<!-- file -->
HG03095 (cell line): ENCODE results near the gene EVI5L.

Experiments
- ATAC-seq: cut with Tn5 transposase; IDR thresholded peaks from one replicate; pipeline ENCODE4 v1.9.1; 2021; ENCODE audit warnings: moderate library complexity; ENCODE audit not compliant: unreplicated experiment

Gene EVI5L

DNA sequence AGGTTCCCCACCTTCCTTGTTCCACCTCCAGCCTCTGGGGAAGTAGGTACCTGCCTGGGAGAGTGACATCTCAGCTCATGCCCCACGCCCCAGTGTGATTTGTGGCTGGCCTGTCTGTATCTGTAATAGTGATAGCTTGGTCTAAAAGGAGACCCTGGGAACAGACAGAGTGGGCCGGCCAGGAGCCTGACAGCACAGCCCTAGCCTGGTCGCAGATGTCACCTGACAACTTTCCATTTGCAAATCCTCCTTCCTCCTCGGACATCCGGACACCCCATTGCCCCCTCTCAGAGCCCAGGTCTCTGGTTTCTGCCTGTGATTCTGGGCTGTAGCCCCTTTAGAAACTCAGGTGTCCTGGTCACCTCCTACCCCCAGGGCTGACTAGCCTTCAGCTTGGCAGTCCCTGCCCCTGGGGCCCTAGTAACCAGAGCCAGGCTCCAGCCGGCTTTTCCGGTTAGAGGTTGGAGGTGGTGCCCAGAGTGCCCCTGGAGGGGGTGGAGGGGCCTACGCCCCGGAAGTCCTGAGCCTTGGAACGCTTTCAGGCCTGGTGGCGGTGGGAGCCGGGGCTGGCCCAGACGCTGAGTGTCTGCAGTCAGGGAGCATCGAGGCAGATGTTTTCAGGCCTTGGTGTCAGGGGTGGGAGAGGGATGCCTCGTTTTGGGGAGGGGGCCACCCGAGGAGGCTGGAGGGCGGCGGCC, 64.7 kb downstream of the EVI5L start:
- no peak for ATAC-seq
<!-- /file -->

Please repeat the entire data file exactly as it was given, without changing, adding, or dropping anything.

HG03095 (cell line): ENCODE results near the gene EVI5L.

Experiments
- ATAC-seq: cut with Tn5 transposase; IDR thresholded peaks from one replicate; pipeline ENCODE4 v1.9.1; 2021; ENCODE audit warnings: moderate library complexity; ENCODE audit not compliant: unreplicated experiment

Gene EVI5L

DNA sequence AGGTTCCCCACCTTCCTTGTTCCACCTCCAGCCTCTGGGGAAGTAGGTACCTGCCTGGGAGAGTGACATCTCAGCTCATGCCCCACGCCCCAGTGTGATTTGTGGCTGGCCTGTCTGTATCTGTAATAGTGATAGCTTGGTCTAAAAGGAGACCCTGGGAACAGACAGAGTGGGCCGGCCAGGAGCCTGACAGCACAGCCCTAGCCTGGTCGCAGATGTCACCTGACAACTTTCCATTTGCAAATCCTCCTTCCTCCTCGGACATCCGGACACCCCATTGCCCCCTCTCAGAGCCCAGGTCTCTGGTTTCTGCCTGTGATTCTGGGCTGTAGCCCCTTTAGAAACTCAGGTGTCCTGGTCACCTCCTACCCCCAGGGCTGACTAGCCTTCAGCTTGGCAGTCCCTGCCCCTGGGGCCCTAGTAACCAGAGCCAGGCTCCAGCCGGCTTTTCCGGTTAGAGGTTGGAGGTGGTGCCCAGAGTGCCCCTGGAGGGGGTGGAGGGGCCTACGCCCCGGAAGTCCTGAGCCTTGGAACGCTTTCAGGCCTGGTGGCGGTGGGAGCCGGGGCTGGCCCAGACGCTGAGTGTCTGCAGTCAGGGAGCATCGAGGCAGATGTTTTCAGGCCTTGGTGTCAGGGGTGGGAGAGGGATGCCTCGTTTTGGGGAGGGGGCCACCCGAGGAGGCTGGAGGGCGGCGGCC, 64.7 kb downstream of the EVI5L start:
- no peak for ATAC-seq